Section 1. Purpose. Nuclear energy is critical to United States national security. That is why I have taken a series of actions to promote its development and facilitate its use. On June 29, 2017, I announced an initiative to revive and expand the nuclear energy sector and directed a complete review of United States nuclear energy policy to help find new ways to revitalize this crucial energy resource. On July 12, 2019, I signed a Presidential Memorandum entitled “The Effect of Uranium Imports on the National Security and Establishment of the United States Nuclear Fuel Working Group,” with the goal of examining the current state of domestic nuclear fuel production and reinvigorating the nuclear fuel supply chain, consistent with United States national security and nonproliferation goals. On August 20, 2019, I signed National Security Presidential Memorandum-20, entitled “Launch of Spacecraft Containing Space Nuclear Systems,” calling for development and use of space nuclear systems to enable or enhance space exploration and operational capabilities.
Environmental groups have protested a decision by the Federal Aviation Administration’s (FAA) to limit its review of Spaceport Camden’s revised plan to launch satellites from Camden County, Georgia.
Calling the decision “unlawful,” the Southern Environmental Law Center (SELC) has urged the FAA to conduct a full review of the controversial plan that would allow for new public comment on the revised spaceport proposal supported by the Camden County government.
Policy Recommendations Support America’s Renewed Leadership in Space
WASHINGTON, D.C. (DOE PR) – Today, the U.S. Department of Energy (DOE) announced the “Energy for Space” strategy, an outlook of policy recommendations to further DOE’s role in powering the next generation of space exploration. “Energy for Space” supports President Trump’s recently released National Space Policy, and calls for DOE to be an essential source of the science, technology, and engineering solutions that are needed for advancing U.S. leadership in the space domain.
“Under the vision outlined in today’s “Energy for Space” plan, DOE’s scientific and engineering capabilities will be applied to overcome the challenges of vast distances, extreme conditions, complex operations, and unfamiliar environments to propel and power exploration, security, and commerce in space,” said Secretary of Energy Dan Brouillette. “In coordination with NASA, the interagency, and private sector partners, we must continue to harness the incredible capabilities throughout the DOE enterprise to expand exploration and utilization of the space domain.”
With the Trump Administration winding down, Scott Pace has left his position as executive executive of the National Space Council and returned to his previous post in academia.
“It has been the honor of a lifetime to serve President Donald J. Trump and Vice President Mike Pence in my capacity as Executive Secretary of the National Space Council,” Pace said in a statement. “The leadership of the president in reviving the National Space Council and the active chairmanship of the Vice President have made the past four years among the most ambitious and productive years for the Unite States space enterprise.
NASA’s Office of Inspector General terminates audit of Artemis program with words of obviousness
by Douglas Messier Managing Editor
NASA’s Office of Inspector General (IG) has determined that the biggest problem the space agency faces in its Artemis lunar program is….wait for it….money.
“Based upon our audit work completed to date, we found that the most significant challenge NASA currently faces in returning humans to the Moon by 2024 is budget uncertainty, a challenge that could ultimately affect the Agency’s ability to safely accomplish the mission,” the IG said in a memorandum published on its website.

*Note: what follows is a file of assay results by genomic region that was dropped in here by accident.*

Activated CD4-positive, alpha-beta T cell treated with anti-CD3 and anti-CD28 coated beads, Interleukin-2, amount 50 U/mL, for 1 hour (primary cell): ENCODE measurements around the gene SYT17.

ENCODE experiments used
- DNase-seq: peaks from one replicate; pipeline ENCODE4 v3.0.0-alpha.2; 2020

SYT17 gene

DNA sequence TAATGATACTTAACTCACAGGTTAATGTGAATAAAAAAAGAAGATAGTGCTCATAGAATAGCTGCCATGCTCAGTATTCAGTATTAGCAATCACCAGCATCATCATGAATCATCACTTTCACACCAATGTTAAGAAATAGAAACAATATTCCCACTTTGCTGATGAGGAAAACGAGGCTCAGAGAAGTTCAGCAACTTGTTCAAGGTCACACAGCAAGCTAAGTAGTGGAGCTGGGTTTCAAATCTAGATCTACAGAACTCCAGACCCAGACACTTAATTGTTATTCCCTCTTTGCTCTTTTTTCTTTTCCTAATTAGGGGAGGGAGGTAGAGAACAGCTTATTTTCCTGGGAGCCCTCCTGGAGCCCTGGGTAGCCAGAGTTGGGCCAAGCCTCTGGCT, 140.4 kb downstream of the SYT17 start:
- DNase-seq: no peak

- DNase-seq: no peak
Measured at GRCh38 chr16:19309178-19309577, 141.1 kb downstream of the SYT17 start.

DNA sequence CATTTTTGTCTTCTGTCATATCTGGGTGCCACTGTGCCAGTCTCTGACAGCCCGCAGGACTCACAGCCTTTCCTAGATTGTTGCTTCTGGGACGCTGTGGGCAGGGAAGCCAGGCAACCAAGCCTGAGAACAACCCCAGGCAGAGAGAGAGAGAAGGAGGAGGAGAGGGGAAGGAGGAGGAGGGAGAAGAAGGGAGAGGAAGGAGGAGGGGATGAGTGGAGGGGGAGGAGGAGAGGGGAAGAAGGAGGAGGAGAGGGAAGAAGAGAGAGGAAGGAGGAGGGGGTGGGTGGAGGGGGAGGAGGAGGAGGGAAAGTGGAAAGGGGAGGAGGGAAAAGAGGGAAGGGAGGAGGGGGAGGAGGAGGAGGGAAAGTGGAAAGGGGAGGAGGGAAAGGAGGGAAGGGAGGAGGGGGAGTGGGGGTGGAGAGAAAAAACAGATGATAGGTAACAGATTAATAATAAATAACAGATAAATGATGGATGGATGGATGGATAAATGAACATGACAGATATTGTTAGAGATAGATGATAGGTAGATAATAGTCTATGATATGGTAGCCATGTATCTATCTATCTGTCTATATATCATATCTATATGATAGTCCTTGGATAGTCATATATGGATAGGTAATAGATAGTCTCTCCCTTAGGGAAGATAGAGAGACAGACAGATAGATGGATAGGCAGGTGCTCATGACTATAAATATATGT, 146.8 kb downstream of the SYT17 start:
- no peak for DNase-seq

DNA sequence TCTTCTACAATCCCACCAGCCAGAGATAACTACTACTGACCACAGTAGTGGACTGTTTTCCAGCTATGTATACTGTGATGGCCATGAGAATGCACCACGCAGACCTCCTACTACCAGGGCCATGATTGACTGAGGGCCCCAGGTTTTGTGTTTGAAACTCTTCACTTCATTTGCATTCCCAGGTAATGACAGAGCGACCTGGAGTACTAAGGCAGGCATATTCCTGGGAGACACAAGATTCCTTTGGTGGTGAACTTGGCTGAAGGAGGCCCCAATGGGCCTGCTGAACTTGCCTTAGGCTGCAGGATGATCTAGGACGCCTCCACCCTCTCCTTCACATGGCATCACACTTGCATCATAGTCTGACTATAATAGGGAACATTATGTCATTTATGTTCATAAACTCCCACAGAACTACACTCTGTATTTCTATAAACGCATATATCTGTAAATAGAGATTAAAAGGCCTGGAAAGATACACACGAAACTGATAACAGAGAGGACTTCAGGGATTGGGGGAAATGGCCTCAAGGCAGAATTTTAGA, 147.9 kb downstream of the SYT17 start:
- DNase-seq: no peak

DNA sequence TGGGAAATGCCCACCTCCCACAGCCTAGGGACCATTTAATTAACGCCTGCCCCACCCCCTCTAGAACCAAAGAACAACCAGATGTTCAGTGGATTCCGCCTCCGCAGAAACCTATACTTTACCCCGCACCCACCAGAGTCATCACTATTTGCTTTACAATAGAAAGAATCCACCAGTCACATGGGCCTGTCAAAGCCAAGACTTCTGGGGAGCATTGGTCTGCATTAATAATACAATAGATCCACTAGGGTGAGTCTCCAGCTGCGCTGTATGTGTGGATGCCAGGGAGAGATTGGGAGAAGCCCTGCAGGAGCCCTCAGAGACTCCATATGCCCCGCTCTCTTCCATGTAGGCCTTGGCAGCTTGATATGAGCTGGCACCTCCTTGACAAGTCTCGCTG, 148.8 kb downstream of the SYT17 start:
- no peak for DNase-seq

Congress approved a budget boost for the Office of Space Commerce (OSC) as it gears up to oversee civilian space traffic management (STM) and space situational awareness (SSA).
Congress provided OSC with $10 million and approved its plan with the merge with the Office of Commercial Remote Sensing Regulatory Affairs in the Consolidated Appropriations Act of 2021 approved on Monday. The amount is $5.9 million above the total the two offices received fiscal year 2020.
Commerce Secretary Wilbur Ross had wanted to elevate OSC into a bureau that would report directly to him. However, Congress elected to keep the office within the National Environmental Satellite, Data and Information Service (NESDIS).
WASHINGTON (NASA PR) — President Donald Trump has issued a new Space Policy Directive that will help propel NASA and humanity’s next giant leap – creating a sustainable presence on the Moon and sending astronauts to Mars.
The president issued Space Policy Directive-6 (SPD-6), the Nation’s Strategy for Space Nuclear Power and Propulsion (SNPP), Wednesday, Dec. 16. Space nuclear systems power spacecraft for missions where alternative power sources are inadequate, such as environments that are too dark for solar power or too far away to carry sufficient quantities of chemical fuels.
MEMORANDUM FOR THE VICE PRESIDENT THE SECRETARY OF STATE THE SECRETARY OF DEFENSE THE SECRETARY OF COMMERCE THE SECRETARY OF TRANSPORTATION THE SECRETARY OF ENERGY THE DIRECTOR OF THE OFFICE OF MANAGEMENT AND BUDGET THE ASSISTANT TO THE PRESIDENT FOR NATIONAL SECURITY AFFAIRS THE ADMINISTRATOR OF THE NATIONAL AERONAUTICS AND SPACE ADMINISTRATION THE CHAIRMAN OF THE NUCLEAR REGULATORY COMMISSION THE DIRECTOR OF THE OFFICE OF SCIENCE AND TECHNOLOGY POLICY
SUBJECT: National Strategy for Space Nuclear Power and Propulsion
Section 1. Policy. The ability to use space nuclear power and propulsion (SNPP) systems safely, securely, and sustainably is vital to maintaining and advancing United States dominance and strategic leadership in space. SNPP systems include radioisotope power systems (RPSs) and fission reactors used for power or propulsion in spacecraft, rovers, and other surface elements. SNPP systems can allow operation of such elements in environments in which solar and chemical power are inadequate. They can produce more power at lower mass and volume compared to other energy sources, thereby enabling persistent presence and operations. SNPP systems also can shorten transit times for crewed and robotic spacecraft, thereby reducing radiation exposure in harsh space environments.